There are variables based on state laws and lender peculiarities. In PA, in a purchase transaction, you would not be required to sign anything unless the lender does not understand PA state law.
That changes if you intend to take an ownership interest in the property, whether you are a spouse or not. In cases in which a lender agrees to a non-borrowing co-owner, in PA, that person will be expected to sign the mortgage to create a valid lien.
So, if your name goes on the deed, expect to sign a mortgage at minimum. Most lenders will also have you sign the TIL disclosure (truth in lending).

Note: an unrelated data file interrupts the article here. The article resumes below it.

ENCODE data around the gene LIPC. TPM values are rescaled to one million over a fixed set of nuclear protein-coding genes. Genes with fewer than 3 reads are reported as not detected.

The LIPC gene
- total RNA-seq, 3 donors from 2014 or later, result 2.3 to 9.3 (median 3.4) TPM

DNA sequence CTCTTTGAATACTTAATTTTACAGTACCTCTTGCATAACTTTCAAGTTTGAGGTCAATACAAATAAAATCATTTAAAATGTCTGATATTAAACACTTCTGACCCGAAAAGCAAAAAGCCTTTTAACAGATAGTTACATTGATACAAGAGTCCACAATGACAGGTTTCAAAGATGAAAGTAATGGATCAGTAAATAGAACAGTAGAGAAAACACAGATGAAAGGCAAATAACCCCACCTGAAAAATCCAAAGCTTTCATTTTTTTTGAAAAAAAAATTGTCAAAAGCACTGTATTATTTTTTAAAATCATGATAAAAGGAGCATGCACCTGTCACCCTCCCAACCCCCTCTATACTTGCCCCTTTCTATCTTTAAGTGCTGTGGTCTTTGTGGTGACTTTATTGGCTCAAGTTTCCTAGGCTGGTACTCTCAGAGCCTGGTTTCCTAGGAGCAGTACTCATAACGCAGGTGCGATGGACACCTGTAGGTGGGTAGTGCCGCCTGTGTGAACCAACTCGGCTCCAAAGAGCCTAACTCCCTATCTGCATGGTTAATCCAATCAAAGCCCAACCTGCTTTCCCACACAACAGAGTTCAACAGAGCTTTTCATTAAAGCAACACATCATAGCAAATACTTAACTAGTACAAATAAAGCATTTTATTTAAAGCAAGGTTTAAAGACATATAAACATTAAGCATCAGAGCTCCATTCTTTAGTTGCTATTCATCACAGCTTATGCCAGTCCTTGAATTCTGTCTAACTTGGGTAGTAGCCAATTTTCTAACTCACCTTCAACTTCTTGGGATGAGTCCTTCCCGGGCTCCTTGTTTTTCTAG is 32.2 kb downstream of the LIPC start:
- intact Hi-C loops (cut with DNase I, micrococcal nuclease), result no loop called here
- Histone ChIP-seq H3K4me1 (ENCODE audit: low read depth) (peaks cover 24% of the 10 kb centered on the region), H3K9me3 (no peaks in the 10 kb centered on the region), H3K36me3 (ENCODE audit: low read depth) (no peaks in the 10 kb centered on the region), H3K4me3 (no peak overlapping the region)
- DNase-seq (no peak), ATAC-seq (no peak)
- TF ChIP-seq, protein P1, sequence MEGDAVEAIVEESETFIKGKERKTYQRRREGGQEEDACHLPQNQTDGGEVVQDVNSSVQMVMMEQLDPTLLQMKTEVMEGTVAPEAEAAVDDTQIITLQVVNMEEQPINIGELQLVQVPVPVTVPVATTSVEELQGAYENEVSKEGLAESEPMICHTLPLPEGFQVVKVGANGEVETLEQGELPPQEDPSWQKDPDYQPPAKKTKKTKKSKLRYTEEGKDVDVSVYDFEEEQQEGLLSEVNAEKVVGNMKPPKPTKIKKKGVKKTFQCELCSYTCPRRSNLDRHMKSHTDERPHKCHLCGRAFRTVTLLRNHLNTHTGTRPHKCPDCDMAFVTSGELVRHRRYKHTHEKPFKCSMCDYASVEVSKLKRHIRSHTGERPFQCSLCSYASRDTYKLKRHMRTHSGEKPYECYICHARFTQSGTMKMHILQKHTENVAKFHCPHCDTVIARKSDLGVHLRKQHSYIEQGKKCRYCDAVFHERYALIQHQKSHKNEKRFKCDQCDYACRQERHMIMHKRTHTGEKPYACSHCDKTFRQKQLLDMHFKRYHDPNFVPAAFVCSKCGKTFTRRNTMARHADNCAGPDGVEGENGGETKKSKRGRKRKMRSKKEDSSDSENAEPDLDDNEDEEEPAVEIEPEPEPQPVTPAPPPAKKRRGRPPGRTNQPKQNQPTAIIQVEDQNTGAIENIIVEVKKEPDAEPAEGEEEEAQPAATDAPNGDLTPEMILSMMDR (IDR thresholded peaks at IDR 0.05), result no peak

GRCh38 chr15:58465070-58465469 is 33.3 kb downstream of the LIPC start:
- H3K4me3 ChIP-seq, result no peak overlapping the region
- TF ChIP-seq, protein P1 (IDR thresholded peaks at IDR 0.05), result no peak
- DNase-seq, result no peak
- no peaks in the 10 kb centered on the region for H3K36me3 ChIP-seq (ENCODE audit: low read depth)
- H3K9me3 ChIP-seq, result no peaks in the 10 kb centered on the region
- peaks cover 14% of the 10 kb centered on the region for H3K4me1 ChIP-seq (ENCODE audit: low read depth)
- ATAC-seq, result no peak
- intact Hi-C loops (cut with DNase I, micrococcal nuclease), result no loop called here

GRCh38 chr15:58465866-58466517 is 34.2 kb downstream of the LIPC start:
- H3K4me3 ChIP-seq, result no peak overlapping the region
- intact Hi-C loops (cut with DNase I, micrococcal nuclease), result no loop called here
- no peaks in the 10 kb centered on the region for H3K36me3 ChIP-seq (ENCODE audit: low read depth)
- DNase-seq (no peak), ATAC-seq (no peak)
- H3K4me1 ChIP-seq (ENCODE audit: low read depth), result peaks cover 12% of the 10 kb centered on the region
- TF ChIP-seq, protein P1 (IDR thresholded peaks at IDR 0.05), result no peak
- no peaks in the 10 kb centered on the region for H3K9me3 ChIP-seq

If the transaction is a refinance and you are a non-borrowing spouse, expect to sign the mortgage and the right to cancel form.
Signing a mortgage is not the same as signing the note. You are not borrowing the money. You are simply allowing a lien on property in which you have an interest.
In PA spouses have potential marital rights. Lenders will want a lien position that is superior to those rights.
If you are a title agent, make sure you add language to the mortgage which clarifies the purpose of the signature of the non-borrowing party. I do this on the description rider.